by Murray N. Rothbard
Conceived in Liberty (1975). In 1676, Nathaniel Bacon began a mutiny against the governor of Virginia, William Berkeley, because Bacon (and many other Virginians) wanted to pursue a more vigorous war against the Indians than Berkeley would allow. This mutiny was the spark that lit the flame of Bacon’s Rebellion.
Why? Why revolution? This question is asked in fascination by contemporary observers and historians of every revolution in history. What were the reasons, the “true” motives, behind any given revolution? The tendency of historians of every revolution, Bacon’s Rebellion included, has been to present a simplistic and black-and-white version of the drives behind the revolutionary forces.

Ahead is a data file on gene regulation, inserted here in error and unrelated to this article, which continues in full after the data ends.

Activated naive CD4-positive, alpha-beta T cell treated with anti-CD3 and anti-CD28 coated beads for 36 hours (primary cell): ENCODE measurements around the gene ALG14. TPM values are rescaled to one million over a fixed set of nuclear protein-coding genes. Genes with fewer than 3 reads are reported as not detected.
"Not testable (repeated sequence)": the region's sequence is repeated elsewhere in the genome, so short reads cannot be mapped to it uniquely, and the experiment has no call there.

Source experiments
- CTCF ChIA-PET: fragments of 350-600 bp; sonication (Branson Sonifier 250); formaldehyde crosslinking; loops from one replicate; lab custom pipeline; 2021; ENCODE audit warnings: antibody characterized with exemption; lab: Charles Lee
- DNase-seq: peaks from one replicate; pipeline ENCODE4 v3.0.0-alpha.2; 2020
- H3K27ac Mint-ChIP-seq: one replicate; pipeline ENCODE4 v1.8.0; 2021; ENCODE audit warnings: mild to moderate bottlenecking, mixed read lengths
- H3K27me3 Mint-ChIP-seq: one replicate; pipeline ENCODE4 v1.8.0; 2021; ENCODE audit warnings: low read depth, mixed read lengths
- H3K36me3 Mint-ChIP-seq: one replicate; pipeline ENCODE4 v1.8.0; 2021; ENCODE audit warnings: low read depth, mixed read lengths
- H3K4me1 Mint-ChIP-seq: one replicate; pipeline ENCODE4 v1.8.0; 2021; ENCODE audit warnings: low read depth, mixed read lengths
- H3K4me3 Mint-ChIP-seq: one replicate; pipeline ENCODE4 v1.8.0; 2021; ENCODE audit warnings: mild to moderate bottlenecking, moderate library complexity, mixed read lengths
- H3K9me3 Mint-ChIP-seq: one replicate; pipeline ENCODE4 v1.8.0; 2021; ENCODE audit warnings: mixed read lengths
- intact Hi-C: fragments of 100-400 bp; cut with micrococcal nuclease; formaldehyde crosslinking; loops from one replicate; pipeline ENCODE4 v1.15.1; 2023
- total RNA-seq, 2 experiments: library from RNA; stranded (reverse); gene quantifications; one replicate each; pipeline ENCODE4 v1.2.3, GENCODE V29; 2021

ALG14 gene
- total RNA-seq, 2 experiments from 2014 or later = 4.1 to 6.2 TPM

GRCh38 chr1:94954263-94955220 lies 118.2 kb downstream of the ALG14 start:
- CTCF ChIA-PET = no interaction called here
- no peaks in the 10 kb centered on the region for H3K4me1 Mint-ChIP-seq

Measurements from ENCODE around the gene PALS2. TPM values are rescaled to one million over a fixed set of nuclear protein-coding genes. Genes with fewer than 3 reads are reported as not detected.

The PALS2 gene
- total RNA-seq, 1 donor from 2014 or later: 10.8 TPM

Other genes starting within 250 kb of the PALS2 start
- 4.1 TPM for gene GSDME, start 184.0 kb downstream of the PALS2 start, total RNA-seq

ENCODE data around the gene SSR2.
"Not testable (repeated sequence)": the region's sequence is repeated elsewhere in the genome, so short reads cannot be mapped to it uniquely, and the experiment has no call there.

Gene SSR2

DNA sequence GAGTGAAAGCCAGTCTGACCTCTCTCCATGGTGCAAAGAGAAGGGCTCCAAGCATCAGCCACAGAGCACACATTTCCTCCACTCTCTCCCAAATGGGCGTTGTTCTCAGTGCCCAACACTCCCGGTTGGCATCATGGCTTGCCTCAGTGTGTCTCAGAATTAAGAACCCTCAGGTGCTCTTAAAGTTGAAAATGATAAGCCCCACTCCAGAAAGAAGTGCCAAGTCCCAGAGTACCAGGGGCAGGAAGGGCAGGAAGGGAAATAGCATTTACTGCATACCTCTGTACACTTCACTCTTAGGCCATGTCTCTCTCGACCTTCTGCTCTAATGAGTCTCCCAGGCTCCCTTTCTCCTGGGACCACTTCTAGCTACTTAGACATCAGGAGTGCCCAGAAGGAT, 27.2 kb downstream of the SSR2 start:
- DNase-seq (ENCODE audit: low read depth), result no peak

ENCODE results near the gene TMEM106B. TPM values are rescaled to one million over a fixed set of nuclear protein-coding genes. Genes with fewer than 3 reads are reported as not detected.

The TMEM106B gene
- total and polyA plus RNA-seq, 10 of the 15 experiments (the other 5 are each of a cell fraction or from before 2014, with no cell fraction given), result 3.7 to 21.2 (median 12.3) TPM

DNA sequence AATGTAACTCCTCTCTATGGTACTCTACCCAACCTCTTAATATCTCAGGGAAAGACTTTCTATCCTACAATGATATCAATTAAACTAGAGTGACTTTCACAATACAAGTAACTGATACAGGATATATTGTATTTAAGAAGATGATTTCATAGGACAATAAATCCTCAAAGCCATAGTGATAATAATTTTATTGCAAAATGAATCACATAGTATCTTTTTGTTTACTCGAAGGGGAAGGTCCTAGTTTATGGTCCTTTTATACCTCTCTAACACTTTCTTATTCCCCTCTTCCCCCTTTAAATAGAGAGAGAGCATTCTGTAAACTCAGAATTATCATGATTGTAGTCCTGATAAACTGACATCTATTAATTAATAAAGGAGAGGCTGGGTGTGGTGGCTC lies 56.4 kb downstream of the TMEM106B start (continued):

Thus, the “orthodox” version holds Nathaniel Bacon to have been a conscious “torchbearer” of the later American Revolution, battling for liberty and against English oppression; the version of “revisionist” history marks down Bacon as an unprincipled and Indian-hating demagogue rebelling against the wise statesman Berkeley. Neither version can be accepted as such.
The very search by observers and historians for purity and unmixed motives in a revolution betrays an unrealistic naïveté. Revolutions are mighty upheavals made by a mass of people, people who are willing to rupture the settled habits of a lifetime, including especially the habit of obedience to an existing government. They are made by people willing to turn from the narrow pursuits of their daily lives to battle vigorously and even violently together in a more general cause.